Mueller investigation: Paul Manafort, Moscow aide Konstantin Kilimnik charged with obstruction

Special prosecutor and former head of the Federal Bureau of Investigation Robert Mueller has indicted Konstantin Kilimnik, the man believed to be identified as Person A, in the investigation, Bloomberg and other media outlets are reporting.

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Paul Manafort, former chairman of President Donald Trump's campaign, is also facing additional charges of witness tampering and obstruction of justice, The Washington Post reported. It is the third indictment against Manafort, The Washington Examiner reported.

Kilimnik faces two counts of obstruction of justice, The Washington Examiner reported.

Kilimnik served as Manafort's aide when the latter would do business in the Ukraine and Russia, The Atlantic reported. Kilimnik was Soviet-born and could translate between English and Russian speakers. Manafort described the man as "my Russian brain" and would allow him to sit through his meetings with the area's politicians and oligarchs, The Atlantic reported.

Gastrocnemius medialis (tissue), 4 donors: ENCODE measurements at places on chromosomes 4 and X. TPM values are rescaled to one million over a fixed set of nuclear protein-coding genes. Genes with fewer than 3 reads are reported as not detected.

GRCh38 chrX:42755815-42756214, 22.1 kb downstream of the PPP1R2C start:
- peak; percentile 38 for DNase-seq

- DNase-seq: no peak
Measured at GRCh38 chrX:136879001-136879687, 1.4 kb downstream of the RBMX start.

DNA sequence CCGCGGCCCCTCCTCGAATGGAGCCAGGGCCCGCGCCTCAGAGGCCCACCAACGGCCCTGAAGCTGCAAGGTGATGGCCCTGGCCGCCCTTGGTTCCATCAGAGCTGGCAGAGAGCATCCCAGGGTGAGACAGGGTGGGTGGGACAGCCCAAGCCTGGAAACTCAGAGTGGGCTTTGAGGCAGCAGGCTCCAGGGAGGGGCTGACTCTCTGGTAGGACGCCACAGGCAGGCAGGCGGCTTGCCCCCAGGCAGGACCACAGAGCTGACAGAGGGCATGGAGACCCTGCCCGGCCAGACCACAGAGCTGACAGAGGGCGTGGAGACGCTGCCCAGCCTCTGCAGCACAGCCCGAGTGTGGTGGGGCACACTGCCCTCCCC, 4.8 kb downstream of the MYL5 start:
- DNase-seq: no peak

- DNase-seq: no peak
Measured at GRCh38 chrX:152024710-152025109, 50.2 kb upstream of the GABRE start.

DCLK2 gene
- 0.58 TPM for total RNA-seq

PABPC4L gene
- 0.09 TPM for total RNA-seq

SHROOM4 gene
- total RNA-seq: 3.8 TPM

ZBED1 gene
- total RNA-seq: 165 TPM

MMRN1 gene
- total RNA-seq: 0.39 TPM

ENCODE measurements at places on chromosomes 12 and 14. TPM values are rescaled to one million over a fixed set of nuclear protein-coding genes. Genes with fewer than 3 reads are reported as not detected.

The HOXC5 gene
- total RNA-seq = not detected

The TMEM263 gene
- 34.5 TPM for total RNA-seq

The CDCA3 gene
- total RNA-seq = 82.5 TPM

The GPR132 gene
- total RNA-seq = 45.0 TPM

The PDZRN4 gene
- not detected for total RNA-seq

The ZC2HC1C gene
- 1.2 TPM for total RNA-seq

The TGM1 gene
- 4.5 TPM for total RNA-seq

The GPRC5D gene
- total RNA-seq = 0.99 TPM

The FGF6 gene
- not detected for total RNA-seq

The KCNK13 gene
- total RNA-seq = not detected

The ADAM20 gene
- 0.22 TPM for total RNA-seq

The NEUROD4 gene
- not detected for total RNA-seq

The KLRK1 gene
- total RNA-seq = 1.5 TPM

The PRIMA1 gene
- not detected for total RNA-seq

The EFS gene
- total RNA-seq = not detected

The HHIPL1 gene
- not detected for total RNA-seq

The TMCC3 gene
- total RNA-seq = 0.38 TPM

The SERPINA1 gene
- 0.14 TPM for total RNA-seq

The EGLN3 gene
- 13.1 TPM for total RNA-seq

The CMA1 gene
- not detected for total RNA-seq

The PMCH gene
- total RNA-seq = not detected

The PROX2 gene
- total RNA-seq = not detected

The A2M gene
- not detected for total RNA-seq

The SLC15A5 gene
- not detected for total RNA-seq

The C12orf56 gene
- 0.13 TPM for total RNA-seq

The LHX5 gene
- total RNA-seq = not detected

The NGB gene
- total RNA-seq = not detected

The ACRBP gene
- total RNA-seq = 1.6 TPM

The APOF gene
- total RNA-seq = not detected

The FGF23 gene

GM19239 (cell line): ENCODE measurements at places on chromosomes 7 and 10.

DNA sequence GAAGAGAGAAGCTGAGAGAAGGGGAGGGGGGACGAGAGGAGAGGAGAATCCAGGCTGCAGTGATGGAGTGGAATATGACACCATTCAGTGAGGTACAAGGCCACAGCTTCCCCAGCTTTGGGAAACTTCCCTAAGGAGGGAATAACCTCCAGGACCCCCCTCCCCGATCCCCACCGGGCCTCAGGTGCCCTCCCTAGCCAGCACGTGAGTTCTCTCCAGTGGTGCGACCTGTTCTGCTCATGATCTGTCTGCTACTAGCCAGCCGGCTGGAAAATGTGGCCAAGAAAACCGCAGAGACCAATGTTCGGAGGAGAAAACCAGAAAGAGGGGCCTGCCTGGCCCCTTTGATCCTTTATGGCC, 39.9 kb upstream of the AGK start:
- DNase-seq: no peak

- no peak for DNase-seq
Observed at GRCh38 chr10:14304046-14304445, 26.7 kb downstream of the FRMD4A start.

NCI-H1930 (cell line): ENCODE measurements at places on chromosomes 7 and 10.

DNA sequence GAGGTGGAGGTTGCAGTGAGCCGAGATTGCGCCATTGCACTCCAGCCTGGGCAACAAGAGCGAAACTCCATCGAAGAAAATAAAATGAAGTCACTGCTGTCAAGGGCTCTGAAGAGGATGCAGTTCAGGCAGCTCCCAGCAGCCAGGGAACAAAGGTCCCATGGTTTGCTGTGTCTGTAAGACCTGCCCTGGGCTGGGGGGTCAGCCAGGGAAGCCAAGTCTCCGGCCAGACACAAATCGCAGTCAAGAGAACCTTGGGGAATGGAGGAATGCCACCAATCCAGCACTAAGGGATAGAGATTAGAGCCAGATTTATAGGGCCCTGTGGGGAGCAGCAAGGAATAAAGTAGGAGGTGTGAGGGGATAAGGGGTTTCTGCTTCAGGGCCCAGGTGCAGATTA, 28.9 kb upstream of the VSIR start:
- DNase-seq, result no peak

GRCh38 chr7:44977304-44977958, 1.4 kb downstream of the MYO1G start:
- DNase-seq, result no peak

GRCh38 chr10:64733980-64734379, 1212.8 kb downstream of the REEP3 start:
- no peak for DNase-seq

By 2011, Kilimnik was the main point of contact between Manafort and his only clients, a group of what The Atlantic called, "former gangsters" that ruled Ukraine under the banner, "the Party of Regions."

During the same time he was working for Manafort, there were rumors that Kilimnik was also working for Russian intelligence, The Atlantic reported.

Kilimnik was rumored to be "Person A" in two filings of Mueller's against Manafort. "Person A" was connected to Russian intelligence through the 2016 presidential election, The Atlantic reported.

Kilimnik is a Russian citizen from Moscow, CNBC reported.

Manafort was already indicted on five other charges: conspiracy against the United States, conspiracy to launder money, unregistered agent of a foreign principal, false and misleading FARA statements and false statements, The Washington Examiner reported.

Manafort is facing criminal charges in two different jurisdictions: One in federal court in Virginia, and another in federal court in Washington, D.C., CNBC reported.

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